'Isis Beatles’ apologises for holding Western hostages to ransom

A suspected member of the Isis terrorism cell nicknamed The Beatles has apologised after admitting a role in holding Western hostages to ransom in Syria.
El Shafee Elsheikh, who grew up in west London, said he wanted to say sorry to "everybody who was affected, directly or indirectly" by his actions.
He made the comments in a rare interview with CNN, alongside fellow suspected terrorist Alexanda Kotey, who admitted he was a "fighter" who took part in hostage negotiations with victims' families.
The pair were captured in January last year and are believed to be detained by US-backed Kurdish fighters in Syria.
They are accused of belonging to the brutal four-man cell of Islamic State executioners in Syria, nicknamed The Beatles because of their British accents.
The group - which also included Mohammed Emwazi, known as Jihadi John, who was killed in a US air strike in 2015 - captured, tortured and beheaded hostages including British aid workers David Haines and Alan Henning, US journalists James Foley and Steven Sotloff, and US aid worker Peter Kassig.
Many assassinations were shared online in Isis propaganda videos.
During the interview, Elsheikh and Kotey denied involvement in the murder or physical abuse of hostages, claiming they had been transferred to another unit
But Elsheikh said: “I consider my role in this whole scenario, this whole episode as one of my mistakes that I would like to apologise for... [to] everybody involved and everybody who was affected, directly or indirectly.”

Kotey (L) and Elsheikh (R) are being held in northern Syria (CNN)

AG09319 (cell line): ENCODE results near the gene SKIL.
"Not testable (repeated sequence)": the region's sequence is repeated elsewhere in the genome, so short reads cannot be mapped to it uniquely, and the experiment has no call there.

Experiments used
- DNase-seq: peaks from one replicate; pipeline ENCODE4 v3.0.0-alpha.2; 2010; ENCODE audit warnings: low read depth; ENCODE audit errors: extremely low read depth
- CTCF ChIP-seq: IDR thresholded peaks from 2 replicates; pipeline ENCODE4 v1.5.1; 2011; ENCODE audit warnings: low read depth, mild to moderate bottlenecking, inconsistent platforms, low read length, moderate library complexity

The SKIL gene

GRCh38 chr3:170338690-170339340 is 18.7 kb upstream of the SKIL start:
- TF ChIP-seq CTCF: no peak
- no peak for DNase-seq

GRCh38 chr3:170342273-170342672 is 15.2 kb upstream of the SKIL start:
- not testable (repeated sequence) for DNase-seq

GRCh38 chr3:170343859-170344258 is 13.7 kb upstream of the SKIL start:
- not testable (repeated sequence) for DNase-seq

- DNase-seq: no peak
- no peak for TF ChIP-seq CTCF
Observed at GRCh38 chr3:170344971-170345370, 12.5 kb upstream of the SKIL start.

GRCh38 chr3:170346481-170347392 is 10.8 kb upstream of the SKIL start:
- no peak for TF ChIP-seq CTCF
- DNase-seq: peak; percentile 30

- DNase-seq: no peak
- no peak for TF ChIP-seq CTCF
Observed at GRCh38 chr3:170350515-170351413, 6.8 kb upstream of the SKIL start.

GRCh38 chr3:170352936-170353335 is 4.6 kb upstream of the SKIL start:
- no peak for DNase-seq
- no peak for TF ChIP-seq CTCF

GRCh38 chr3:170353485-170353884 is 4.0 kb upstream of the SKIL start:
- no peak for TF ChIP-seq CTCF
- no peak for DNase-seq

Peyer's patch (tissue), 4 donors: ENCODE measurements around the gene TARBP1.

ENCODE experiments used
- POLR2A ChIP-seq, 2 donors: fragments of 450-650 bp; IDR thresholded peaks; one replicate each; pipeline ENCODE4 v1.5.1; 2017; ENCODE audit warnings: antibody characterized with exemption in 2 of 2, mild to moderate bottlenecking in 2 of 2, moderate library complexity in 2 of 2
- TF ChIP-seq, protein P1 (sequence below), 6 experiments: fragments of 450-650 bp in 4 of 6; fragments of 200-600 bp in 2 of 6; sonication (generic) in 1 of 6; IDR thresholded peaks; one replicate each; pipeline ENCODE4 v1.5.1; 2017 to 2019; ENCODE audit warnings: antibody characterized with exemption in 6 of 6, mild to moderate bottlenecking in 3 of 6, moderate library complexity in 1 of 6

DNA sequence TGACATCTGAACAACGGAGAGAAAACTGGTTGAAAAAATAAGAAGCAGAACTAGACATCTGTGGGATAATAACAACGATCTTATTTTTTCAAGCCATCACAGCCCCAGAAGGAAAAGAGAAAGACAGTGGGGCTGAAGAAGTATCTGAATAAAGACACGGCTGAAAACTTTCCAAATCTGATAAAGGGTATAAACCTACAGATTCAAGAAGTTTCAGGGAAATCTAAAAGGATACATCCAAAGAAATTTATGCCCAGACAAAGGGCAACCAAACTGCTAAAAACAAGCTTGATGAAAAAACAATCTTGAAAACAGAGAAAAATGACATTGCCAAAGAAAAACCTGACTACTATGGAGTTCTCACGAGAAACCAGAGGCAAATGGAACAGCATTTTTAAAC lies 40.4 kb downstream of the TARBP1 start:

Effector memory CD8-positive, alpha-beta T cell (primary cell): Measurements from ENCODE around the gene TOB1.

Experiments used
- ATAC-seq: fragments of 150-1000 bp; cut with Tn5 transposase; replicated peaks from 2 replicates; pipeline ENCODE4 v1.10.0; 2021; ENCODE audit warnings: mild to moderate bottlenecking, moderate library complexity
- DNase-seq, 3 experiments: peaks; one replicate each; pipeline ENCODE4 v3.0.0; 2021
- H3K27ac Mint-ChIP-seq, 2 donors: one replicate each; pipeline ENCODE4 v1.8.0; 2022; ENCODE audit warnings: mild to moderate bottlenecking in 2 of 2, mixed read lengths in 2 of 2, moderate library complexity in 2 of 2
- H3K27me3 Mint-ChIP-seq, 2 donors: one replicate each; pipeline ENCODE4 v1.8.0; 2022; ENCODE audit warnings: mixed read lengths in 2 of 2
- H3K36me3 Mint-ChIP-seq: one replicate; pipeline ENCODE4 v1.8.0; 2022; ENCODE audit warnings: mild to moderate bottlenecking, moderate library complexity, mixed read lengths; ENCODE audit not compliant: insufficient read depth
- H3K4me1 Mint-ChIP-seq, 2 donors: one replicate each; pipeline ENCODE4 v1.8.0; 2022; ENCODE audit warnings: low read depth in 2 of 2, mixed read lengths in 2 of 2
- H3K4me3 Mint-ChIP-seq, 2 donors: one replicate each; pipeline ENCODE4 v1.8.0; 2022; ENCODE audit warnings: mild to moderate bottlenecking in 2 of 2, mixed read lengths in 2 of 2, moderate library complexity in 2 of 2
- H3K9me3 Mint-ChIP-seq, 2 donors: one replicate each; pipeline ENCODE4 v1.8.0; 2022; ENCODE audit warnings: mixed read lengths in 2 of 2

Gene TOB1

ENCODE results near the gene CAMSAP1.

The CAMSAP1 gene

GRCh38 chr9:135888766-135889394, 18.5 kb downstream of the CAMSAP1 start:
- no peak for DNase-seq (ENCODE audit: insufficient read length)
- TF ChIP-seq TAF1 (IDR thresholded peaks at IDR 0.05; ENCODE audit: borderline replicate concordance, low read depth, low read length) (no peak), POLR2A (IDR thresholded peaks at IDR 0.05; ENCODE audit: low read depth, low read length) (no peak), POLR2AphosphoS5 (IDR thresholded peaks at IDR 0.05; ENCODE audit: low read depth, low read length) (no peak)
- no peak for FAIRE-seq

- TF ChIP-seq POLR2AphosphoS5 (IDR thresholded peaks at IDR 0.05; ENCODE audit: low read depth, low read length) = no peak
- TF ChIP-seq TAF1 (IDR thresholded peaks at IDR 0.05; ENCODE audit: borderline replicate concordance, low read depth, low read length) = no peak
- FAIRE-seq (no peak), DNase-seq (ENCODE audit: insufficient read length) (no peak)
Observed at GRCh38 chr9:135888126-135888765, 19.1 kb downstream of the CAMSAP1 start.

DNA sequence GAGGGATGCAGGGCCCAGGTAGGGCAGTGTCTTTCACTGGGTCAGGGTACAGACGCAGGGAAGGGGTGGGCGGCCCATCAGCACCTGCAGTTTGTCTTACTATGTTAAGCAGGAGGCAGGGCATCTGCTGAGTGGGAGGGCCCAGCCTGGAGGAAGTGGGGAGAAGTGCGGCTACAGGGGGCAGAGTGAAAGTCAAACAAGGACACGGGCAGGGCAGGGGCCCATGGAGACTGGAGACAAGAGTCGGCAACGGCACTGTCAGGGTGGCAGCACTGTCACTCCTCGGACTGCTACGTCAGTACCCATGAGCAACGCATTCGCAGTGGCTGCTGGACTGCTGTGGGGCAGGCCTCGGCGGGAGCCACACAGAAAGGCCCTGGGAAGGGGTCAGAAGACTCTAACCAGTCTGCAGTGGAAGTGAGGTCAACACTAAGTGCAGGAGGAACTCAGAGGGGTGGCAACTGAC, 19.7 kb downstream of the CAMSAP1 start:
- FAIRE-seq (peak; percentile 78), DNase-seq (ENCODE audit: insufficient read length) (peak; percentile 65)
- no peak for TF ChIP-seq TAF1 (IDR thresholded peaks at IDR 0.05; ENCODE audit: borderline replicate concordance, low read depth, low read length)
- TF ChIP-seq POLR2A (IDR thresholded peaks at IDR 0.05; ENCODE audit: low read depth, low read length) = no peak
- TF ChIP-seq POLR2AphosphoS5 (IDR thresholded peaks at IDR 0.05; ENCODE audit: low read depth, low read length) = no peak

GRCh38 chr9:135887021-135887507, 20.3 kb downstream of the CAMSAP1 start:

He added: “I think that a confession will maybe hasten our extradition or rendition to the United States. I don’t think this is something that will prevent me going to the United States at all.
“I just want this period to be over. The truth has to come out.”
The broadcaster was given consent to speak to the two captives through a cameraman in their jail and a correspondent by video link from London.
Kotey, who has spent a year mostly in solitary confinement declined to say sorry but admitted to taking emails from European hostages to assist in the ransom negotiations with relatives and friends.
He told CNN: “I was a fighter. Extracting from them email addresses for communications. For example, if it was a proof of life question, something that only they would be able to answer.”
Asked why he agreed to this task he said: “It just so happened that way.”
Elsheik also said he was involved in the same activities: “Initially just liaising between the foreigner prisoner and the people dealing with their negotiations process”.
The pair are accused of torturing the hostages they kept in their care.
But the UK has stripped them of their British Citizenships, refusing to put them on trial because of the legal complications of repatriating former citizens.
The Syrian Democratic Forces do not have the resources to stage complex trials in northern Syria leaving the pair to possibly face the death penalty in Iraq or the United States, whose citizens they are accused of imprisoning and torturing.
The US State Department has accused Kotey, 35, originally from Ladbroke Grove in London, of having likely engaged in executions and exceptionally cruel torture.
Elsheikh is considered to have earned a reputation of mock executions, waterboarding and crucifixions, according to the State Department.
Some of the Beatles European hostages were released after negotiations but several Western aid workers and journalists went on to be brutally executed, by fellow group member Mohammed Emwazi, known as Jihadi John, who was killed by a done strike in 2015.



Popular posts from this blog

‘The chances of nuclear use are minimal. Both Russia & Ukraine are well aware of results’: DB Venkatesh Varma

Pak off FATF Grey List; ‘Black Spot’ on Fight Against Terror Irks India; J&K Guv Says 'World is Watching'

‘Not Hospital, Al-Shifa is Hamas Hideout & HQ in Gaza’: Israel Releases ‘Terrorists’ Confessions’ | Exclusive